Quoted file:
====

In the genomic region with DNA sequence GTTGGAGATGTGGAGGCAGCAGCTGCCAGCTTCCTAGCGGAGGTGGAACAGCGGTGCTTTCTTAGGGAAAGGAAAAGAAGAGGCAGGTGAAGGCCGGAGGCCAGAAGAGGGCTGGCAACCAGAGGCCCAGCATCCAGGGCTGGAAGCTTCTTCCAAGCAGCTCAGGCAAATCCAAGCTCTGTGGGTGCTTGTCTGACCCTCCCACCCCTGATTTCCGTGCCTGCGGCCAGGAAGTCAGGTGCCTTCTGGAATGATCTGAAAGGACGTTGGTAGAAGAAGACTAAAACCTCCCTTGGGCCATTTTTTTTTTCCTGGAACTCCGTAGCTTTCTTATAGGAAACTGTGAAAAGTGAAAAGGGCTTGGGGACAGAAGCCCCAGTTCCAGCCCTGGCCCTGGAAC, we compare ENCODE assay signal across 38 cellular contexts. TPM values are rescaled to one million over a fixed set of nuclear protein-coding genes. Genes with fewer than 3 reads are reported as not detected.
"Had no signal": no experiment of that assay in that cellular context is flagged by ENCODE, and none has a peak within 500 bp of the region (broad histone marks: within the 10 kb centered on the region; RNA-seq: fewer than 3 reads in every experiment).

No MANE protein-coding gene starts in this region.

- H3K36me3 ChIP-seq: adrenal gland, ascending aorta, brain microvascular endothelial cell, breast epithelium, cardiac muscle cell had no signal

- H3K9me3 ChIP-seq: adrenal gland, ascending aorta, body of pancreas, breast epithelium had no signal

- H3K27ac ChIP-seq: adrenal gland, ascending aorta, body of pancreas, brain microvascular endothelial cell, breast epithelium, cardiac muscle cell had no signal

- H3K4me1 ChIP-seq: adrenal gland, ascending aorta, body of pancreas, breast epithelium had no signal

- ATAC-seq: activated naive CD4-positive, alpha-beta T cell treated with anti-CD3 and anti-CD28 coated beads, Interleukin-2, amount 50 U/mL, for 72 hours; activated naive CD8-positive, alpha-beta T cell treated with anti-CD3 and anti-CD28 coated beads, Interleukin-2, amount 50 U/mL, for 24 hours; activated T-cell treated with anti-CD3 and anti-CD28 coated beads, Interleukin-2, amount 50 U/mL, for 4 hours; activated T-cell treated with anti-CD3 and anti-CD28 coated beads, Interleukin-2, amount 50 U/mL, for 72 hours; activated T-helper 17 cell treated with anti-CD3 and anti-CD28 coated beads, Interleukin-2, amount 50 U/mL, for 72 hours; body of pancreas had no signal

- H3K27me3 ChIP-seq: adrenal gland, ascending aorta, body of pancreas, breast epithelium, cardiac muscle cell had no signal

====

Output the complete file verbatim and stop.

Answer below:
In the genomic region with DNA sequence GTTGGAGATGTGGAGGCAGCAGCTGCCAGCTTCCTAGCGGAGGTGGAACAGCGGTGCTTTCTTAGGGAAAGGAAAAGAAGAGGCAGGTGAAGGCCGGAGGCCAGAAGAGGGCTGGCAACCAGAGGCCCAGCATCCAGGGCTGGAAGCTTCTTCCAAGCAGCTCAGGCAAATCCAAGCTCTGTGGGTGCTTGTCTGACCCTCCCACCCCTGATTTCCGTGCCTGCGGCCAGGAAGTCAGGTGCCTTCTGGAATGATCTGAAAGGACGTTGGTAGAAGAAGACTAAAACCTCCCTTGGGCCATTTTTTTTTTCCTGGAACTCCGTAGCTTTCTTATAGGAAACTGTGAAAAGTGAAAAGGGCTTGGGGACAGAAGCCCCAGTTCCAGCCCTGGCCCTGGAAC, we compare ENCODE assay signal across 38 cellular contexts. TPM values are rescaled to one million over a fixed set of nuclear protein-coding genes. Genes with fewer than 3 reads are reported as not detected.
"Had no signal": no experiment of that assay in that cellular context is flagged by ENCODE, and none has a peak within 500 bp of the region (broad histone marks: within the 10 kb centered on the region; RNA-seq: fewer than 3 reads in every experiment).

No MANE protein-coding gene starts in this region.

- H3K36me3 ChIP-seq: adrenal gland, ascending aorta, brain microvascular endothelial cell, breast epithelium, cardiac muscle cell had no signal

- H3K9me3 ChIP-seq: adrenal gland, ascending aorta, body of pancreas, breast epithelium had no signal

- H3K27ac ChIP-seq: adrenal gland, ascending aorta, body of pancreas, brain microvascular endothelial cell, breast epithelium, cardiac muscle cell had no signal

- H3K4me1 ChIP-seq: adrenal gland, ascending aorta, body of pancreas, breast epithelium had no signal

- ATAC-seq: activated naive CD4-positive, alpha-beta T cell treated with anti-CD3 and anti-CD28 coated beads, Interleukin-2, amount 50 U/mL, for 72 hours; activated naive CD8-positive, alpha-beta T cell treated with anti-CD3 and anti-CD28 coated beads, Interleukin-2, amount 50 U/mL, for 24 hours; activated T-cell treated with anti-CD3 and anti-CD28 coated beads, Interleukin-2, amount 50 U/mL, for 4 hours; activated T-cell treated with anti-CD3 and anti-CD28 coated beads, Interleukin-2, amount 50 U/mL, for 72 hours; activated T-helper 17 cell treated with anti-CD3 and anti-CD28 coated beads, Interleukin-2, amount 50 U/mL, for 72 hours; body of pancreas had no signal

- H3K27me3 ChIP-seq: adrenal gland, ascending aorta, body of pancreas, breast epithelium, cardiac muscle cell had no signal